Now, Sicpa is at it again, claiming that it has the best solution to the country’s alleged rampant smuggling problem. But, what rampant smuggling problem? And how does one validate this over-blown claim?
If just to put this issue on “rampant” smuggling to rest, perhaps, the current House ways and means committee, should reopen its probe on the tax stamp deal to force Sicpa to answer what it constantly failed to address during previous congressional inquiries.
Where is the hard evidence on Sicpa’s claims on rampant smuggling? The ways and means committee should also ask the BIR to give updates regarding the government’s plan, if any, to bid out this track and trace scheme.
In Albania, an investigation by Balkan Insight, found that the multimillion-Euro tax stamp scheme, aimed at fighting Albania’s illegal tobacco and alcohol trade, would be overly costly and ultimately ineffective.
Balkan Insitght concluded that the new fiscal stamps system supplied by SICPA Securities was not in line with international agreements on combating the illicit trade in tobacco products.
Moreover, the system has no track record of reducing smuggling in the countries where it has been applied; there also doubts whether it is the right solution for the local market also remains open to question.
Moreover, Balkan tobacco companies complain that the tender to award the exclusive contract was not transparent. Contacted by Balkan Insight, Sicpa declined to comment on the allegations.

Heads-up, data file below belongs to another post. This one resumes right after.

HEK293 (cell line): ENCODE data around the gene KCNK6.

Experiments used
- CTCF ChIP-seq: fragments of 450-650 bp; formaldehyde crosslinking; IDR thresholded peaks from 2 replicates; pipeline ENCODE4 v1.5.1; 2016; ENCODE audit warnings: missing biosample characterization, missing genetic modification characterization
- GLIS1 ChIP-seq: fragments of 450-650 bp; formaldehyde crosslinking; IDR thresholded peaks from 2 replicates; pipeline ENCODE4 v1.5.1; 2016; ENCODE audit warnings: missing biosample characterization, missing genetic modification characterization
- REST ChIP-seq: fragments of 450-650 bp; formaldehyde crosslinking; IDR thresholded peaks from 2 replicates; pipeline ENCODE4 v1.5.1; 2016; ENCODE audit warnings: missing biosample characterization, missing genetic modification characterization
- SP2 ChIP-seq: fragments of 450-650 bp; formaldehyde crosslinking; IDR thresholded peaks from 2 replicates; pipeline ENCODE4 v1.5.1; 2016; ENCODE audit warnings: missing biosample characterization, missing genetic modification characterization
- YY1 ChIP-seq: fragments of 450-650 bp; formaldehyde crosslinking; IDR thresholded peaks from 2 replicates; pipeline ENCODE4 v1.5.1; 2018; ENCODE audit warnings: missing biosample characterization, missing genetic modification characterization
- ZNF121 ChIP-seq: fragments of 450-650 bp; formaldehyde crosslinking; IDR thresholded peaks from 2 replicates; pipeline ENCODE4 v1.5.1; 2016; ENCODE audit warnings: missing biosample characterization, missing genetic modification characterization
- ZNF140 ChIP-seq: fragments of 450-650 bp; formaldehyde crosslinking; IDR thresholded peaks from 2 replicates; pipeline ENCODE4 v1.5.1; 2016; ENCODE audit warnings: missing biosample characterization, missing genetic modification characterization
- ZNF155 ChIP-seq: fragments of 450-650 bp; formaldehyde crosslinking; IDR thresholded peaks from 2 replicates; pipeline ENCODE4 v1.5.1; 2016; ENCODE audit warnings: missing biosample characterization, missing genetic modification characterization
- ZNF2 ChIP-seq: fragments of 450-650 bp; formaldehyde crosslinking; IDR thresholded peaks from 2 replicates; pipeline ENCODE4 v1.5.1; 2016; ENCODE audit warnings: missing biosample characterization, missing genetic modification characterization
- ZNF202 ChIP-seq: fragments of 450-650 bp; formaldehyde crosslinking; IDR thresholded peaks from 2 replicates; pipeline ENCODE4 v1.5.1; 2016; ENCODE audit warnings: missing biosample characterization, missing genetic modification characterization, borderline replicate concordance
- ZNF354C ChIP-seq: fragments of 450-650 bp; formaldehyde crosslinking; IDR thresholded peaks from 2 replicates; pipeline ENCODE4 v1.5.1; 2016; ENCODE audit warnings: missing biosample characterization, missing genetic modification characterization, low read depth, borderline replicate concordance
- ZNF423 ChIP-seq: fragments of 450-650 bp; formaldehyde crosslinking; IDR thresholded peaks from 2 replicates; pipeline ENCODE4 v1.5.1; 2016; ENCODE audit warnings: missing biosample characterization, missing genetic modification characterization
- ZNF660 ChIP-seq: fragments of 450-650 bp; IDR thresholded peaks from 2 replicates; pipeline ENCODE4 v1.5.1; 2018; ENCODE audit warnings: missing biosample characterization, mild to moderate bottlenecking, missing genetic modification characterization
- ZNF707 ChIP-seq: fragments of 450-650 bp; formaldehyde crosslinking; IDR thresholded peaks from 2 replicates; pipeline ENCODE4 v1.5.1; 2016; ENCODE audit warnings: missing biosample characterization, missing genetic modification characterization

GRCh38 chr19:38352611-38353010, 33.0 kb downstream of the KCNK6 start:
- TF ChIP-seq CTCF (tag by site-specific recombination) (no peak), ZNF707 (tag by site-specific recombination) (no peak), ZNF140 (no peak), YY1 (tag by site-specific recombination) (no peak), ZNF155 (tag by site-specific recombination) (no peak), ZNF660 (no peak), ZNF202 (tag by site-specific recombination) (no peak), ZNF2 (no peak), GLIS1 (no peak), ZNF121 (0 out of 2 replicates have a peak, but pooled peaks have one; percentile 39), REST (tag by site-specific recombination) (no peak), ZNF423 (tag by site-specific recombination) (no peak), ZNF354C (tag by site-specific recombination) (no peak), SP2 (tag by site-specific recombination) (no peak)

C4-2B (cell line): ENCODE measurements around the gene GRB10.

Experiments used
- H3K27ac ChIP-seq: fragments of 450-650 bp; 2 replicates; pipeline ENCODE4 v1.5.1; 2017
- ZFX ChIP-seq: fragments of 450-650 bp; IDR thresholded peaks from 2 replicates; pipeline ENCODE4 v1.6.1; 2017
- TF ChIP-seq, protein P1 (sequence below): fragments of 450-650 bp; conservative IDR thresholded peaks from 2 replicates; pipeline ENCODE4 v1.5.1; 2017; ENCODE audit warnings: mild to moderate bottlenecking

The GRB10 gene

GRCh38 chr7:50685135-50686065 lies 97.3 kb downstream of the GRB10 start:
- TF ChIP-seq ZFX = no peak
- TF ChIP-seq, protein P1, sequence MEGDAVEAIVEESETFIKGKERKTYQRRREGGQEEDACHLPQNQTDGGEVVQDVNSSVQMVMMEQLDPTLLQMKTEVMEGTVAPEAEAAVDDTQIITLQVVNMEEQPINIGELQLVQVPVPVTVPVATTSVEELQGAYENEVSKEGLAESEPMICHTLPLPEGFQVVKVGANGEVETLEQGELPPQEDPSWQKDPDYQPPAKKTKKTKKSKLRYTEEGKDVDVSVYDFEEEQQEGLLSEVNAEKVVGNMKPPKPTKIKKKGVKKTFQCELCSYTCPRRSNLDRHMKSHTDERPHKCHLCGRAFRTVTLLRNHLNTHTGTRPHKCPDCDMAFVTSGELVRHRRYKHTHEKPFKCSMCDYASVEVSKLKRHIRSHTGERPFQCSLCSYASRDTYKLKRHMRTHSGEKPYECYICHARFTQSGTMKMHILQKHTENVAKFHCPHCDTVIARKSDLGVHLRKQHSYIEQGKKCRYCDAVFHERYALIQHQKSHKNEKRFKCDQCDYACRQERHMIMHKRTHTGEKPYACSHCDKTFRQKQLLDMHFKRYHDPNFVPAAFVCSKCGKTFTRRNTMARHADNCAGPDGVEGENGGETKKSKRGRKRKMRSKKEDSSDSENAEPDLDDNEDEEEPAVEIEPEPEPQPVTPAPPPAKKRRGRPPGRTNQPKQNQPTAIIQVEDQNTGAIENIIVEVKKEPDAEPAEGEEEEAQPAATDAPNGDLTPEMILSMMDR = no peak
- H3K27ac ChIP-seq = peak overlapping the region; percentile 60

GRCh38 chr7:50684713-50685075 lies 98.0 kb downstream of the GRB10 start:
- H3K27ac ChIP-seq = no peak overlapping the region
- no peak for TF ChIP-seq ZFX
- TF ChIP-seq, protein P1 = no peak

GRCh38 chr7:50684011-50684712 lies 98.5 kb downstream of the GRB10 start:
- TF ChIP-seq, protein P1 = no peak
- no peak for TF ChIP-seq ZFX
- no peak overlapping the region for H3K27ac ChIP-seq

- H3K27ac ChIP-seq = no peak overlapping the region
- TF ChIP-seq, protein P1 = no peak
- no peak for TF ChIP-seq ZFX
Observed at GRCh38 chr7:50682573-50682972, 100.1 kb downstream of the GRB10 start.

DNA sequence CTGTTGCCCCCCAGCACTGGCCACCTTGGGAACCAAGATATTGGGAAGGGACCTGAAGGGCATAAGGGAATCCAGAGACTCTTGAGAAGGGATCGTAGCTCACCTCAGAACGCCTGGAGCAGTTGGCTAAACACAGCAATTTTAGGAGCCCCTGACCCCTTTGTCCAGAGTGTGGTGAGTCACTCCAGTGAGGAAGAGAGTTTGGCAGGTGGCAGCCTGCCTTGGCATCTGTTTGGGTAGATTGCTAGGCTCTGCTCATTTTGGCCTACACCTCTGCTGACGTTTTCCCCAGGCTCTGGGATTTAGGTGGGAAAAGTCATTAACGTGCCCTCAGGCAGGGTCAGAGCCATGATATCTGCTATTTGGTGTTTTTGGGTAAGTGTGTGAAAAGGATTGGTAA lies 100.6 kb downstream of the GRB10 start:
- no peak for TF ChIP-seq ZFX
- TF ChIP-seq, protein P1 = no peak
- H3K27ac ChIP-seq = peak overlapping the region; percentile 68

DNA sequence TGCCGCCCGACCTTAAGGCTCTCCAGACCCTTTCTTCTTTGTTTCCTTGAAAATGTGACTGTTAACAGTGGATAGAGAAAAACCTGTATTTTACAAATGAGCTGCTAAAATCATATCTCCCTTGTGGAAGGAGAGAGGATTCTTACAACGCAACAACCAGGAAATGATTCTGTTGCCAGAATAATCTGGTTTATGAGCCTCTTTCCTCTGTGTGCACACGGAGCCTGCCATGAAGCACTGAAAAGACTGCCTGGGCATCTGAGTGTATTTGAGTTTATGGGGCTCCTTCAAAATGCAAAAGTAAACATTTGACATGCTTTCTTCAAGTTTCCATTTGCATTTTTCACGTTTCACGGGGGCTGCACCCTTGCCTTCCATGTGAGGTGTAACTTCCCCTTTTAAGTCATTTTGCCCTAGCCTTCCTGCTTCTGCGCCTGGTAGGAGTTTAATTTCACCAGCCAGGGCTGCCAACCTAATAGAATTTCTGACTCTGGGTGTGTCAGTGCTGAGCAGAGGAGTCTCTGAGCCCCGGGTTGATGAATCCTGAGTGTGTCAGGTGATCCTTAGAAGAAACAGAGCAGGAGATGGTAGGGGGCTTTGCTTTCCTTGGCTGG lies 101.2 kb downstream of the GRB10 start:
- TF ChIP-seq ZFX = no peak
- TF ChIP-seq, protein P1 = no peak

The deal with SICPA to provide revenue stamps for the Albanian government through its SICPA Trace system, at 14.4 euro per 1000 cigarettes over a period of ten years, is twice as expensive as rates offered to other countries for the same system. Sicpa offered the Philippines the same system a year ago, at $7 per 1000 cigarettes.
In his response to MPs on Wednesday, the Albanian president argued that the proposed agreement could have a negative impact on Albania’s local businesses, which eventually would trickle down to its workforce.
That would also how bringing in Sicpa technology would affect the Philippines.
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Atty. Jesus “Chito” Veloso Ayala, presidential friend, political and security adviser to Cory Aquino, described by the Davao Sun-Star as “highly regarded as the guru in regional development, agri-industrialist and political kingmaker” died in Davao on April 19, 2011 at the age of 82. He is survived by his wife, Fe Misa, who is my mother’s sister, children Mike and Gauss, Lani and Mark, Ann Marie, Raffy and Ayumi, and grandchildren.
For his friends and relations in Manila (since he will be buried in Eden, his bit of heaven on the side of Mt. Apo), his cremated remains will be at the Ateneo de Manila High School Chapel, Loyola Heights, Q.C. on Saturday, April 30, 2011 from 3 to 9 in the evening during which there will also be a mass and memorial service at 5:30.
A donation to Chito’s favorite charity, Kauswagan sa Timogang Mindanao Foundation, Inc., (BDO S/A No. 860282023) would be appreciated in lieu of flowers.